“Actually, we will be investing more in the business in some areas,” she says. “For example, in bringing the teams together we will build out the human resources function to fit the scale of the combined operation.”
Merging the businesses has given Hannover an opportunity to review its office space at precisely a time when businesses are wrestling with the challenge of bringing employees back into shared spaces safely, amid continuing COVID-19 pandemic concerns.
“When thinking about the new merged Hannover Re office we foresee our team members spending more than 25 percent of their time working from home,” says Cardinez.
“We want to encourage a more collaborative style in the space. It is a good time to be able to approach this with a clean slate.” Cardinez admits she has taken over Hannover Re at a challenging time given the COVID-19 pandemic, but she is sanguine about the industry’s ability to adapt and thrive.
“COVID-19 will no doubt be a catalyst for the way the industry deals with risk and the way the average person thinks about it. We have all learned lessons over the last few months and while it will certainly affect some of our tactical decisions, I don’t expect it to have a fundamental impact on our overall strategy as a reinsurer.
“It has brought new challenges to the industry but we are equipped to deal with it.”
She acknowledges the impact the pandemic has had on the way re/insurers conduct their businesses, some of which she is looking forward to seeing the back of, and others she expects to persist after the virus is contained and pushed back.
“Having frequent face-to-face time has tangible advantages in this industry,” she says. “There are some benefits that simply cannot be replicated with videoconferencing. We are probably not returning fully to the old 8-to-6 way of working, so the challenge for management will be how to adapt and find the right new balance.”
Understanding the trends
COVID-19 is not the only challenge the industry currently faces. While many re/insurance executives are basking in the joys of rising prices and a feeling that the balance of power when negotiating renewals is shifting towards them, Cardinez prefers to focus on the underlying trends driving prices.
“We need to consider why prices are expected to rise,” she explains. “The most obvious reason is an increase in the frequency and severity of losses. Where we have seen significant loss activity, the rationale for price increases is expected and accepted.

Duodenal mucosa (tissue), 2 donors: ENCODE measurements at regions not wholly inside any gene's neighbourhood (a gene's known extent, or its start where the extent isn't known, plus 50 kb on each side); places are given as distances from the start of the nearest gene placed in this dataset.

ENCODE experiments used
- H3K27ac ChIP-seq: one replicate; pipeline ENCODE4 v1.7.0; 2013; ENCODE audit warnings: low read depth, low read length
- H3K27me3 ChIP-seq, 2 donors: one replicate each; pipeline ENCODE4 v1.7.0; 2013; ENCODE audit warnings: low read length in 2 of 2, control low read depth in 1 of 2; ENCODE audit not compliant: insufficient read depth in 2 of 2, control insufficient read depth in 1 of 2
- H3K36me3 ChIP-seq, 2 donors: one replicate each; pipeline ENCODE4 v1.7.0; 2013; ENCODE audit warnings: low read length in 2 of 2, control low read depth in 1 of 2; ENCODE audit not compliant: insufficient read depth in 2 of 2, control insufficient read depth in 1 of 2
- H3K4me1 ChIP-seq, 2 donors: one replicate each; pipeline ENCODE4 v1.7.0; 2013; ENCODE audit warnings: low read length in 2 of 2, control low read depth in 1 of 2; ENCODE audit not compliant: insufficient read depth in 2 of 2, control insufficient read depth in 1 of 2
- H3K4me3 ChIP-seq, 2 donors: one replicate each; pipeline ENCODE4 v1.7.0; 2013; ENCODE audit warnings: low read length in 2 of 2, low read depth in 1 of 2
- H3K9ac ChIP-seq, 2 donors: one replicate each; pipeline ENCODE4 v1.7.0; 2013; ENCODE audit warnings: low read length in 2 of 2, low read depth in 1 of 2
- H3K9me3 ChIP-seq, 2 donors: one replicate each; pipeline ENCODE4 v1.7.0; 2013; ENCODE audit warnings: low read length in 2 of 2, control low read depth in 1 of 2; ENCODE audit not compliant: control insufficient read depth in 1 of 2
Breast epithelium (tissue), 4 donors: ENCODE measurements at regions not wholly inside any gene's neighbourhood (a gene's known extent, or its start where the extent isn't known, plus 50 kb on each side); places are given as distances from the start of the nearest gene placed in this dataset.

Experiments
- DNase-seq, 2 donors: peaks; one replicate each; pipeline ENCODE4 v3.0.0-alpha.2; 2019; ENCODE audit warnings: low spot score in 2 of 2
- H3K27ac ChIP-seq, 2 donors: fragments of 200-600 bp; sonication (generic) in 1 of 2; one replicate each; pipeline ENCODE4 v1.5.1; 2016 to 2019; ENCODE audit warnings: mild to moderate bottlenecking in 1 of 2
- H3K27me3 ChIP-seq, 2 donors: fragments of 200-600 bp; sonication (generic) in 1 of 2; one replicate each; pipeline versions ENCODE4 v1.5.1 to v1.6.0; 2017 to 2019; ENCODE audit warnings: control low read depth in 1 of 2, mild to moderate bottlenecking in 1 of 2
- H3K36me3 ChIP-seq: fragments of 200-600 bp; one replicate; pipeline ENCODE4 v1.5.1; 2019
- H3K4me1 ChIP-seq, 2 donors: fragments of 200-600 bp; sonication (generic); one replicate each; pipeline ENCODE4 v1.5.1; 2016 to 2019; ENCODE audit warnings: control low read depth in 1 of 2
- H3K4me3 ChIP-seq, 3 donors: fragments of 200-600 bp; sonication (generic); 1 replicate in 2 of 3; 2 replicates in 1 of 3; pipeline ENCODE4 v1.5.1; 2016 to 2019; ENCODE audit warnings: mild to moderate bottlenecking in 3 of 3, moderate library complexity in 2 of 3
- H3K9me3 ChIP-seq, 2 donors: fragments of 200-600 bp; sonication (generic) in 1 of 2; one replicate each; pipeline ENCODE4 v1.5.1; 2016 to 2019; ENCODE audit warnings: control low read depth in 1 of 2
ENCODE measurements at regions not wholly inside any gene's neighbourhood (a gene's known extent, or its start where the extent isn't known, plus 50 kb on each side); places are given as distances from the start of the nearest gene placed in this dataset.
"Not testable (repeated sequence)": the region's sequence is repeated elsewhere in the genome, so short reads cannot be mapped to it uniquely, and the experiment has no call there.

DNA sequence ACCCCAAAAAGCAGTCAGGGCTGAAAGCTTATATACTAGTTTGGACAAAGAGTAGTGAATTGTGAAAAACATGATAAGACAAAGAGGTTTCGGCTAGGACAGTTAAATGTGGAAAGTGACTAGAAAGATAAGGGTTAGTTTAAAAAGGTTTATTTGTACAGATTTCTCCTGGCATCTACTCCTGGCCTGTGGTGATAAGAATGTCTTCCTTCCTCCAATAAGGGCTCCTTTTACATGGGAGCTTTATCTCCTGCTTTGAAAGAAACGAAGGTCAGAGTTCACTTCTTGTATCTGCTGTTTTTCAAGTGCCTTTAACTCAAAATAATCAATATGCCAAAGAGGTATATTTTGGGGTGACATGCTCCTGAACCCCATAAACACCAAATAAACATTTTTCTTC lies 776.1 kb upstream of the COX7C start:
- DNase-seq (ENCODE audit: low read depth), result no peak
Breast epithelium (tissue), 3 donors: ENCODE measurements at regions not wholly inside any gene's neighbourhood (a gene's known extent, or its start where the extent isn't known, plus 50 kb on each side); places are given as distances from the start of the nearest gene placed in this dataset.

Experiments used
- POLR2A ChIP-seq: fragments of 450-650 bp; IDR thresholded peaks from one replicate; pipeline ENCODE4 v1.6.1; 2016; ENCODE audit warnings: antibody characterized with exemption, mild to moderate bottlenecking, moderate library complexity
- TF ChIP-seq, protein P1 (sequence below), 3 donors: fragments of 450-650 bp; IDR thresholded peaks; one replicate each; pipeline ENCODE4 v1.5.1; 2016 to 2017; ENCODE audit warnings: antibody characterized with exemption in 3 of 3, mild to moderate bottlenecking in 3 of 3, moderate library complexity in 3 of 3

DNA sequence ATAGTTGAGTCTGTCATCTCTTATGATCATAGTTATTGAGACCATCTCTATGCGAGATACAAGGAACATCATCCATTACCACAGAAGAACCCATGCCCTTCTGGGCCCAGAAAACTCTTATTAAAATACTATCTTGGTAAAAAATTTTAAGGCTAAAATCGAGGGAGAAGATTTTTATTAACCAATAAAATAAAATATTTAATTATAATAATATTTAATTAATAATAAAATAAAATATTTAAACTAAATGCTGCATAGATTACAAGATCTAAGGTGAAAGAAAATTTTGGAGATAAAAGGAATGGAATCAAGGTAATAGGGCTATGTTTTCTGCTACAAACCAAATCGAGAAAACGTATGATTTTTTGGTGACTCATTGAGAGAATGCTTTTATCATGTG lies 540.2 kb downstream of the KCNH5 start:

“This varies by market and line in terms of how much progress has been made towards achieving technically adequate prices.” A second factor driving price rises, she notes, is competition for capital driven by the natural market phenomenon of supply and demand.
“This requires risk-takers to consider whether they can continue to support inadequately priced exposures, irrespective of limited loss activity, when capital can be put to work on portfolios that actually do meet target requirements,” says Cardinez.
“We do expect price momentum but whether we will see prices reach new levels remains debatable.”
Cardinez cautions that re/insurers need to keep in mind the issue of affordability.
“As loss frequency and severity increase so do prices, but if we want to narrow the protection gap we have to balance affordability against the value proposition to customers,” she says.
The industry as a whole needs to be more forward-thinking in its risk assessments, Cardinez argues—particularly at a time when climate change is causing a fundamental shift in weather patterns and the likelihood of natural disasters. COVID-19 has redefined peoples’ view of risk with regards to pandemics, but also broader economic expectations.
“We need to think more about the risks covered, and ensure the policy wordings reflect what we intend to cover,” says Cardinez. “In addition, we need to think about how perils themselves are changing. No-one can predict how climate change will affect perils in the future, but everyone is working on it.”
The industry can do more around risk mitigation, she adds, which is important if risks are to remain insurable despite the increasing frequency and severity of losses.
“We can deliver huge value to customers not only by reimbursing swiftly for losses as they occur, but also by using our knowledge and expertise to minimise and mitigate the losses before they happen,” she says.
“This is very clear on the life and health side of the business where a lot of thought goes into understanding predictors of health outcomes and allowing them to serve as warning signs to our customer, ultimately prolonging a healthy lifespan.”